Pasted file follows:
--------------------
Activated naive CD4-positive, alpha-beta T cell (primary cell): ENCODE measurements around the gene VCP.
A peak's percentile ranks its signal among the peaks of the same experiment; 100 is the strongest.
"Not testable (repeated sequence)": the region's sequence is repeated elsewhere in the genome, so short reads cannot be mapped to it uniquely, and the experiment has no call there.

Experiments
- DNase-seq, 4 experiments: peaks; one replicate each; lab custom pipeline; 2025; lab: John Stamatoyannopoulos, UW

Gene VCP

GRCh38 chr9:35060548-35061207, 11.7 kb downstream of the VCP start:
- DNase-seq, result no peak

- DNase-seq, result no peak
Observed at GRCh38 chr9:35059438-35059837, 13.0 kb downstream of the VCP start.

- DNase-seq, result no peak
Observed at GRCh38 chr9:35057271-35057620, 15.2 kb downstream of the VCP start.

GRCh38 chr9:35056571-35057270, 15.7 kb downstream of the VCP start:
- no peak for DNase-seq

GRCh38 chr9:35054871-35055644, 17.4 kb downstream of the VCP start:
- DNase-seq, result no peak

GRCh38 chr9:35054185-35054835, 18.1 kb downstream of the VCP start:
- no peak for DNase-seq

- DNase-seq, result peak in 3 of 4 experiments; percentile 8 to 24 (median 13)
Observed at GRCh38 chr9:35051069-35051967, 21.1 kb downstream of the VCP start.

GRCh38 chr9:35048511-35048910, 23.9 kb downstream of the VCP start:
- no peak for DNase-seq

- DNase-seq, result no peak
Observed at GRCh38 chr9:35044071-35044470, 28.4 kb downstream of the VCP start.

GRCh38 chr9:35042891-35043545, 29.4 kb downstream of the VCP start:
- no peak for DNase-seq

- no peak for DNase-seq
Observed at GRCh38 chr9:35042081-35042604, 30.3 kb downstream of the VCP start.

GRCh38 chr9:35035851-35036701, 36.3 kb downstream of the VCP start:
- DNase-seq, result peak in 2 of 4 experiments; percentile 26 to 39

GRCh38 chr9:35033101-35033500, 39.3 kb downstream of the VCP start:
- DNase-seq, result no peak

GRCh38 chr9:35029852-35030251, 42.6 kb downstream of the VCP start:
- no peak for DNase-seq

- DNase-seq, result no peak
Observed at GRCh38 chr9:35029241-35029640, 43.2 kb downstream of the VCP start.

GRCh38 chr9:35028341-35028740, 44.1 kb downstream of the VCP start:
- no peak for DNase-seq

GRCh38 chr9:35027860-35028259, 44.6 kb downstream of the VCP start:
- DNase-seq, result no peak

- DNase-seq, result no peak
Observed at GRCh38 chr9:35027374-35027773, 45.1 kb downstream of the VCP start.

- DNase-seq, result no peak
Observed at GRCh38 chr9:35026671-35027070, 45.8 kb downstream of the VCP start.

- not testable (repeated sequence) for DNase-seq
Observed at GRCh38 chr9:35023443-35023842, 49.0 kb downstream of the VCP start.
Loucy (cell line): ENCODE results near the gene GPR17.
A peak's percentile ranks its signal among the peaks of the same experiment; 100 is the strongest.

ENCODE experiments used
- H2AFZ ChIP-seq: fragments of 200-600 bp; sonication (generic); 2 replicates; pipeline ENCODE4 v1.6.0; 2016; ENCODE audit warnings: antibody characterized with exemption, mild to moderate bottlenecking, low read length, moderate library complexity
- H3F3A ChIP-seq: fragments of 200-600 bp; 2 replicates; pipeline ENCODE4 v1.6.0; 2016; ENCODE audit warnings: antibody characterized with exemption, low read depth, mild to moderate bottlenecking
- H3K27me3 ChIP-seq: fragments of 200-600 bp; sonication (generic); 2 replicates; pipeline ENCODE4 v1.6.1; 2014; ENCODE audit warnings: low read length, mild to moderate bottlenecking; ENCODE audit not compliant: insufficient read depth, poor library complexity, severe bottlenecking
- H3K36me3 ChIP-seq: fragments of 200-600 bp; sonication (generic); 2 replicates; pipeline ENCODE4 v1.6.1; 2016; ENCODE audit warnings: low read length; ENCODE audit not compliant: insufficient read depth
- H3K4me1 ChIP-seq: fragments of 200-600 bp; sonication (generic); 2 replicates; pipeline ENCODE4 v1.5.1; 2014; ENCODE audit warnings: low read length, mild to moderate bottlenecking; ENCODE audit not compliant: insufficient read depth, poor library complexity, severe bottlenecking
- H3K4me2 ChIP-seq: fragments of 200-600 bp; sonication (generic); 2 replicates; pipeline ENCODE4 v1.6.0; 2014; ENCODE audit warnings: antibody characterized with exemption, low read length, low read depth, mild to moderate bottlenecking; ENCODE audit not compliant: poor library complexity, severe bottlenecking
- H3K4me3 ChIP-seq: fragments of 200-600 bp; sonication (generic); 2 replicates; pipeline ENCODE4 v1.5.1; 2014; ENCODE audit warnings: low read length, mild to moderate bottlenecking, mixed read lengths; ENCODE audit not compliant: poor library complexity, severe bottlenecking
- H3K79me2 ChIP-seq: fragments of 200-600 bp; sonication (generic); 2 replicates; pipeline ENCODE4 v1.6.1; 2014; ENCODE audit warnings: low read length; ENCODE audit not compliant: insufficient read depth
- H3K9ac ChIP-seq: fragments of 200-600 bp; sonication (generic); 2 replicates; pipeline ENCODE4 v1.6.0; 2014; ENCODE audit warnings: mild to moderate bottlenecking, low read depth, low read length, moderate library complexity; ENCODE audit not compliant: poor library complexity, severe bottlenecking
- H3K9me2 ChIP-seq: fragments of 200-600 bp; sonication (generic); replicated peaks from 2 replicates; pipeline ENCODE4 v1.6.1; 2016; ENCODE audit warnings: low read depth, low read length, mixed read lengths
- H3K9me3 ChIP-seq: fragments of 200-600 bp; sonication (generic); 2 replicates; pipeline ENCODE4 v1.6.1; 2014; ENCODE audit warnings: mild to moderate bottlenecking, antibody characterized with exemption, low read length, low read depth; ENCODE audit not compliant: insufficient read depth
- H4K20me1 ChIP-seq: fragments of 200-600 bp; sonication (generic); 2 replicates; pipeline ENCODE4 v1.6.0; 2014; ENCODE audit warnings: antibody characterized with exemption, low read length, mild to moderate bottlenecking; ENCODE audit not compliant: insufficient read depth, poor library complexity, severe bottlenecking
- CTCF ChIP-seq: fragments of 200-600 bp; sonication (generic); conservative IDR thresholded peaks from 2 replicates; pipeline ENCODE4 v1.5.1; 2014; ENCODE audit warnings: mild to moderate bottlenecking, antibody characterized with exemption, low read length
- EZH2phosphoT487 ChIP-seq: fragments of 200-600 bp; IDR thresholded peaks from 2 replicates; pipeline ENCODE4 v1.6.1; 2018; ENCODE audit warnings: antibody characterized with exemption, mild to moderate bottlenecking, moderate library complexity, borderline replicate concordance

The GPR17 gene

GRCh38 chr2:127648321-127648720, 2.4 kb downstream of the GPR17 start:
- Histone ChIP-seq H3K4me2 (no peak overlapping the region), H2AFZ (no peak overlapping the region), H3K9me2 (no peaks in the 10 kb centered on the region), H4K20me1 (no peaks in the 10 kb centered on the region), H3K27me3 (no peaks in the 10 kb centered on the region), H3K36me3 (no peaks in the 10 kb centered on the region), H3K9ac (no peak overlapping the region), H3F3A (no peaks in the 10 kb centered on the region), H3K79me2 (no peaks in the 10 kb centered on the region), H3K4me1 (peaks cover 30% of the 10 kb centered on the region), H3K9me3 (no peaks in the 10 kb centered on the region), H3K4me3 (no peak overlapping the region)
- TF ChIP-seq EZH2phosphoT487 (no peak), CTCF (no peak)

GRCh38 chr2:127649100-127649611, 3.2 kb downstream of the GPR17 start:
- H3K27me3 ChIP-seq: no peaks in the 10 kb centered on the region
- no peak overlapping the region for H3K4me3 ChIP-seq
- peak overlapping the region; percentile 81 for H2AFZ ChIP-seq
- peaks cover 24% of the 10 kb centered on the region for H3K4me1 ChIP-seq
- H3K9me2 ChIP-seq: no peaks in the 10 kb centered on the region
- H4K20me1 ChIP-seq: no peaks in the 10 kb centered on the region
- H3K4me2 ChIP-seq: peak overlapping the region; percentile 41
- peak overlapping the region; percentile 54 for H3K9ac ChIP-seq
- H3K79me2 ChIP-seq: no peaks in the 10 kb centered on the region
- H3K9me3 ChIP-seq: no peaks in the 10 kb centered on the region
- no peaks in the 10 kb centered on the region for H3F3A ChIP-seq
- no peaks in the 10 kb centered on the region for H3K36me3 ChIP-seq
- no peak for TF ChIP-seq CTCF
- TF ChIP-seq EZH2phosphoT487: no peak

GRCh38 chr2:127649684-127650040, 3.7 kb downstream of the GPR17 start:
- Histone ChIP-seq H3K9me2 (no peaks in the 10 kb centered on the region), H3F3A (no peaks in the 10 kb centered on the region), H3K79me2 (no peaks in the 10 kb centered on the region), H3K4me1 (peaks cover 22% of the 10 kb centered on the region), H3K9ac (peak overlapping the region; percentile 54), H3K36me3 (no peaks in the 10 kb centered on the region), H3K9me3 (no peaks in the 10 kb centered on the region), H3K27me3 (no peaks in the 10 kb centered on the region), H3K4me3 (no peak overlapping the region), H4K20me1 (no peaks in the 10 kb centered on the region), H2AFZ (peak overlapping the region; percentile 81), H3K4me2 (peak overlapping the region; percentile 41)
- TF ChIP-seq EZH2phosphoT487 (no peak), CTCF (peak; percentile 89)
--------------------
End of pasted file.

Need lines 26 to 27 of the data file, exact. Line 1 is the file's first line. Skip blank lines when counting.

- no peak for DNase-seq

- no peak for DNase-seq